She said she disagreed with the idea that federal conservatives need to start behaving and acting like Ford when it comes to his “small-P populist, not ideologically conservative approach.”
“I’m not sure that’s necessarily something that’s needed to win the country,” she said. “I think you can do a pretty good job of contrasting the country’s key perspectives and visions against your opposition under a partisan banner and still succeed.”
Harrison suggested that a leader’s authenticity may be key. That’s one of the problems with former federal Conservative leader Erin O’Toole, who has been accused of coming across as more of a moderate during the election than when he ran for leadership, a she declared.
No one will question that the ideas advanced by Poilievre, considered the frontrunner in the leadership race, are rooted in a core conservative ideology, Harrison said.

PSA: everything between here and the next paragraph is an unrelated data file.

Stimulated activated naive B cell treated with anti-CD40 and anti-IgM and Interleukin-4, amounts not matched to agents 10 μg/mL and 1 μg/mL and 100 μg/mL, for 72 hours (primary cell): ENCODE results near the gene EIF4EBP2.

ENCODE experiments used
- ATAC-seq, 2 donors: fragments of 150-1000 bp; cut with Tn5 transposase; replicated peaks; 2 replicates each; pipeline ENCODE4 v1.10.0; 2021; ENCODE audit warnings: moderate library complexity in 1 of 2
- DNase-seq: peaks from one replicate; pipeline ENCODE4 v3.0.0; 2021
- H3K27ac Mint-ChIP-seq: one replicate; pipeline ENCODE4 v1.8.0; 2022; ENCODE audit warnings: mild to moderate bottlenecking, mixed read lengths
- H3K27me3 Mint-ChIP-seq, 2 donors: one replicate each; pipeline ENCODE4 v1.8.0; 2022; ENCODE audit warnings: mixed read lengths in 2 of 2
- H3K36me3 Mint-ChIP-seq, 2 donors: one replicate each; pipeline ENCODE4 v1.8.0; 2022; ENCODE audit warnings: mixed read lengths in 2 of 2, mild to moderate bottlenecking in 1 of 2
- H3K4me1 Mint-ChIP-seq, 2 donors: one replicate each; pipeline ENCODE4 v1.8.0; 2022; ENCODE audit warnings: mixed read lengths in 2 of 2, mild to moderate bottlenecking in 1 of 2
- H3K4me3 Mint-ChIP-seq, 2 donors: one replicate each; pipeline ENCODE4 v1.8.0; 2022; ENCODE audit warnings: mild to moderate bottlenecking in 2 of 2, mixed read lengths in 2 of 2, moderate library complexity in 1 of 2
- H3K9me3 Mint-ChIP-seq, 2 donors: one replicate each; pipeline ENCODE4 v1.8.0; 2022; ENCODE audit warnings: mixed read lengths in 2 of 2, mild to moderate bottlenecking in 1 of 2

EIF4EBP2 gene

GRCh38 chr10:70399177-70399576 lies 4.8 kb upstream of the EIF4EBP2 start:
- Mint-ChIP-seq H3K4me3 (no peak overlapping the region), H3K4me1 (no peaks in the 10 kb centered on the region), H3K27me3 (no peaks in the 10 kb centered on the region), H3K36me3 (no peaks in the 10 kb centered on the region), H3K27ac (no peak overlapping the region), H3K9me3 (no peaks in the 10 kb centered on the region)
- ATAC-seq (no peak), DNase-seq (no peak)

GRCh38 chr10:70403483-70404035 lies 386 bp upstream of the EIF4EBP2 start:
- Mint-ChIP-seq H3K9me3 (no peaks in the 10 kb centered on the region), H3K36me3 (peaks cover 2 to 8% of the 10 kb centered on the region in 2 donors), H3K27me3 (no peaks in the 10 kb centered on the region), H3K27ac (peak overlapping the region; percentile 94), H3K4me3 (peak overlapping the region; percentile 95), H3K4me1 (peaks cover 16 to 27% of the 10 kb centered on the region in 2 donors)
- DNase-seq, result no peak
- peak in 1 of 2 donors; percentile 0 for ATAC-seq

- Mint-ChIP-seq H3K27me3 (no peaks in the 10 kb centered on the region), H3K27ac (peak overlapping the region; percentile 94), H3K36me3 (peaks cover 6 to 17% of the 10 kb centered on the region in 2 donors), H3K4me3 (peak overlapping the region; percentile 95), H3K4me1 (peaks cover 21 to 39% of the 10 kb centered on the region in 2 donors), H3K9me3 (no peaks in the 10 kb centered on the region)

“Are voters in turn going to reward that because they don’t think there’s necessarily a hidden agenda there?” she asked.
“Doug Ford – the authenticity factor is very high. He’s generally seen as quite accessible, folksy, et cetera,” she said.
“Rarely [Poilievre] been kind of caught by someone accusing him of not saying or doing something different than what he actually believes. How much do voters value this authenticity over the actual policies that are in the mix?”
Ford’s folksy approach that appeals to many voters could also be hard to replicate for federal Conservative leadership candidates, analysts say.
“Looking particularly at Pierre Poilievre]he takes a radically different approach to a Doug Ford,” Bratt said.
“I don’t know if they can copy Ford. I mean, there’s a certain ‘ordinary person out there’ that Jean Charest and Patrick Brown don’t have either.”